Samantha and Justin Juray were overseeing a packed family night at their bowling alley in Lewiston, Maine, when the unthinkable happened on Wednesday night. A man walked through their decorated glass doors with a high-powered rifle and started shooting.

“I was there, front and center,” Samantha, 34, tells Rolling Stone. “It was nothing imaginable at all. It was the worst thing ever.”

The gunman stalked through the brightly lit property as surveillance cameras captured his rampage. He would murder seven victims in cold blood – and send dozens more fleeing in terror – before moving on to continue his mass-casualty massacre at Schemengees Bar & Grille about four miles away, where he would fatally wound 11 more, authorities said.

The stunning shooting has rocked Lewiston’s close-knit community to its core, turning the family-friendly Just-In-Time bowling alley, described by many as a “staple” of Maine’s second-largest city, into an unspeakable crime scene.

“It was place where families would come together and raise their children. It was a safe place, an absolutely safe place, all until last night,” Samantha says. “Everybody that was in there (Wednesday) was family. I knew every single person in there.”

She confirmed one of her husband’s cousins set up the GoFundMe fundraiser to benefit the bowling alley attack victims and their families. “We’ll take the money and give it to the families for funerals or the children left behind by this devastating, absolutely devastating night,” she says.

Asked what she and her husband planned to do in the days ahead, she said it was too soon to even contemplate re-opening.

“We have no plans as of yet. We have to wait to even go back in there. I’m in no hurry,” she says, her voice heavy with emotion. “We’re thankful for this small community. We will all rally together.”

She then broke down: “I’m just so deeply sorry to everyone involved.”

By the time the Jurays bought their bowling alley in 2021, it was already a beloved venue for birthdays, bowling leagues, private parties, and even dances hosted by local schools, Lewiston residents tell Rolling Stone. They said it was the last place they expected such a nightmare to unfold.

Dan Langlois, 48, bowled at Just-In-Time as a teen, back when it was called Sparetime. He then bowled there in the adult leagues and visited with his kids, too.

“It’s a staple for the community, a place where kids and families go to have a good time. It was great. I can’t believe this happened there. It’s so crazy. We have our fair share of crime here, but you don’t see heinous crime like this,” he says.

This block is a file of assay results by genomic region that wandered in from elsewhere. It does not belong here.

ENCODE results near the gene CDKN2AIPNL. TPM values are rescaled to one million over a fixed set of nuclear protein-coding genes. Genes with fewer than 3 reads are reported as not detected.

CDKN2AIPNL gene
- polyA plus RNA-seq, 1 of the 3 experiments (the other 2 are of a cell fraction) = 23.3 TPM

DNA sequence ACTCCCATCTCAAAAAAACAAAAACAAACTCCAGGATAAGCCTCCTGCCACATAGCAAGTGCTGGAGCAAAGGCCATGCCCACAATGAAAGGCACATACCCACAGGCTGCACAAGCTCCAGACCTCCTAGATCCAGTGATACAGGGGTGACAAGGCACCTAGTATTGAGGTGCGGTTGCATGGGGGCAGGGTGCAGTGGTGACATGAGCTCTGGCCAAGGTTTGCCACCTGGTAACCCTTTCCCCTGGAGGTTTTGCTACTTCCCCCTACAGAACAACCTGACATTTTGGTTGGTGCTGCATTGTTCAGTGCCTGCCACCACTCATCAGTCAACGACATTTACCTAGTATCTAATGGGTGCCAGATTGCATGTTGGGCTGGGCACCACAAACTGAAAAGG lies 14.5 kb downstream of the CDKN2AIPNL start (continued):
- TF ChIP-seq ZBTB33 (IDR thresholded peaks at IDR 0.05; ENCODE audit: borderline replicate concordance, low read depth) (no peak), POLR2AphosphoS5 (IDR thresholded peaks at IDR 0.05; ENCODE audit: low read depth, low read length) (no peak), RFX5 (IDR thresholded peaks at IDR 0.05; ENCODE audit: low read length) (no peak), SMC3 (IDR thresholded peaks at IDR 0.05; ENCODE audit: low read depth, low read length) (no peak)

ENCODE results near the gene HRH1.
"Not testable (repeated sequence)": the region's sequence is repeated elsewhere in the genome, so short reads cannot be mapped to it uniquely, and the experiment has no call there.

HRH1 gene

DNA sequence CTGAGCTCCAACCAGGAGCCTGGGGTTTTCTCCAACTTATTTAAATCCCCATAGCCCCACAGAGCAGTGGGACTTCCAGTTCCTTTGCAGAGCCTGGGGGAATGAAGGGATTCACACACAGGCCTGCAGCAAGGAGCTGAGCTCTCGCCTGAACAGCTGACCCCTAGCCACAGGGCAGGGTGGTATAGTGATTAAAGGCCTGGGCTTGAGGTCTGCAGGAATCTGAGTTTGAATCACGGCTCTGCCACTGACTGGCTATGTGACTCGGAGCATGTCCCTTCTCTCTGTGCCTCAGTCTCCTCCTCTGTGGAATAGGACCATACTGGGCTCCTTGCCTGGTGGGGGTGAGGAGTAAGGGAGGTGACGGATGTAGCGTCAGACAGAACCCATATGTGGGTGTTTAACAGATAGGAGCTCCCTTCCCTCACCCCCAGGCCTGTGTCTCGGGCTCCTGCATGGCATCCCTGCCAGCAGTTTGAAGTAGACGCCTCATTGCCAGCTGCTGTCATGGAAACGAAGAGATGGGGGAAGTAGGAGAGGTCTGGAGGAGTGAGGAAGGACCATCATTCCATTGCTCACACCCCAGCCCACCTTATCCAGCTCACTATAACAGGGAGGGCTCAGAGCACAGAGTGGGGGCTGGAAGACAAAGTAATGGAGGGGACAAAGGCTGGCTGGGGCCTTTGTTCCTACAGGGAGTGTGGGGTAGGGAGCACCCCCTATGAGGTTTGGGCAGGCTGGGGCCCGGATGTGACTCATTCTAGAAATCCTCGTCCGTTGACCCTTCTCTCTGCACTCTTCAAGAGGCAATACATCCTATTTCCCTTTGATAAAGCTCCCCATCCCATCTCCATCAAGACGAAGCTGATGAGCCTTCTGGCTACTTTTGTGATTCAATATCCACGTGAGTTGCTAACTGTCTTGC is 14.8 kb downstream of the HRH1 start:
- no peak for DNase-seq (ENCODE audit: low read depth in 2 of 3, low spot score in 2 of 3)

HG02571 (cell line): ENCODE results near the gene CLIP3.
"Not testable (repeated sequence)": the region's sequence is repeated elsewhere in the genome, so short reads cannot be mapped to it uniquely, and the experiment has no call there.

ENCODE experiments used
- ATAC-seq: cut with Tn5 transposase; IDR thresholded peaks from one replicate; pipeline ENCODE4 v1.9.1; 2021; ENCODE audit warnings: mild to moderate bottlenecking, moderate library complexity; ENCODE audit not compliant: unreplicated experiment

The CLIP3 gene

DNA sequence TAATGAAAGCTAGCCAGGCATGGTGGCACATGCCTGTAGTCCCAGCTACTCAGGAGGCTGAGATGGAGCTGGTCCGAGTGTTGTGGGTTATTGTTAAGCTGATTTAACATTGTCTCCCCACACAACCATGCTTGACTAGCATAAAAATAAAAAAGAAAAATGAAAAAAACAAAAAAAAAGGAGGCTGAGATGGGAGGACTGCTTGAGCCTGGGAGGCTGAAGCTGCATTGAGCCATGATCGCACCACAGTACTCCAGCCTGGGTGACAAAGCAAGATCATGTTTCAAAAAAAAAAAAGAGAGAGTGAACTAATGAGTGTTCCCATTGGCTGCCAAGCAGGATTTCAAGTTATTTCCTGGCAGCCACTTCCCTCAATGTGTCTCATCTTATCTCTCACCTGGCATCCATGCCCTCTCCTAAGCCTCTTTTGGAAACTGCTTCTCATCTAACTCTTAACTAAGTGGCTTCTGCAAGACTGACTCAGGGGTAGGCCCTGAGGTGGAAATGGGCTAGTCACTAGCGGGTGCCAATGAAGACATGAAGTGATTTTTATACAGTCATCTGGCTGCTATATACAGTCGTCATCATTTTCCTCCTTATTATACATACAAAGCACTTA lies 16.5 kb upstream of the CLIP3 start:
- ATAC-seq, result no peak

For Ken Wagner, the venue was a place where he enjoyed candlepin bowling with his kids — the variation, which uses smaller balls and pins, is common in New England — going back to the 1990s. More recently, he celebrated New Year’s Eve there and was in a candlepin league. He would have been there Wednesday night when the shooter arrived if his league hadn’t been canceled a few months prior. He said the machines were too expensive for Just-In-Time to maintain.

“By the grace of God, I wasn’t there,” the 72-year-old retired pharmacist tells Rolling Stone. He said one of his friends was shot while helping kids escape but was expected to survive. Two other friends were killed, he said. (Rolling Stone is not naming the friends, pending family notification and confirmation by authorities.)

“It was a family — a big family. Everybody knew everybody,” Wagner said of the bowling alley. “We’re the second biggest city in Maine, but we’re still a small town.”

One survivor told the New York Times he was in disbelief when the shooter started firing at the lanes closest to the entrance.

“I thought it was, like, a table crashing on the floor or something,” Chad Vincent told The Times of the initial sound of gunfire. “Nobody really screamed. Nobody knew what it was.”

A few seconds later, one of his bowling league partners said, “Hey, that’s a gun! That’s gunshots!”

Vincent, 45, escaped out a back exit and called 911. He told The Times that a man who tried to stop the shooter didn’t survive. He said the incident seemed incomprehensible.

“We’re going: ‘This is Maine,’” he said. “This is not happening. This stuff doesn’t happen in Maine. Everybody’s nice. We usually don’t have problems.”


“None of this seems real, but unfortunately it is,” a statement on Just-In-Time’s Facebook page reads. “We are devastated for our community and our staff. We lost some amazing and wholehearted people from our bowling family and community last night. There are no words to fix this or make it better. We praying for everyone who has been affected by this horrific tragedy. We love you all and hold you close in our hearts.”

At the time of publication, the shooting suspect, identified by authorities as Robert Card, is still at-large. A massive manhunt is currently underway.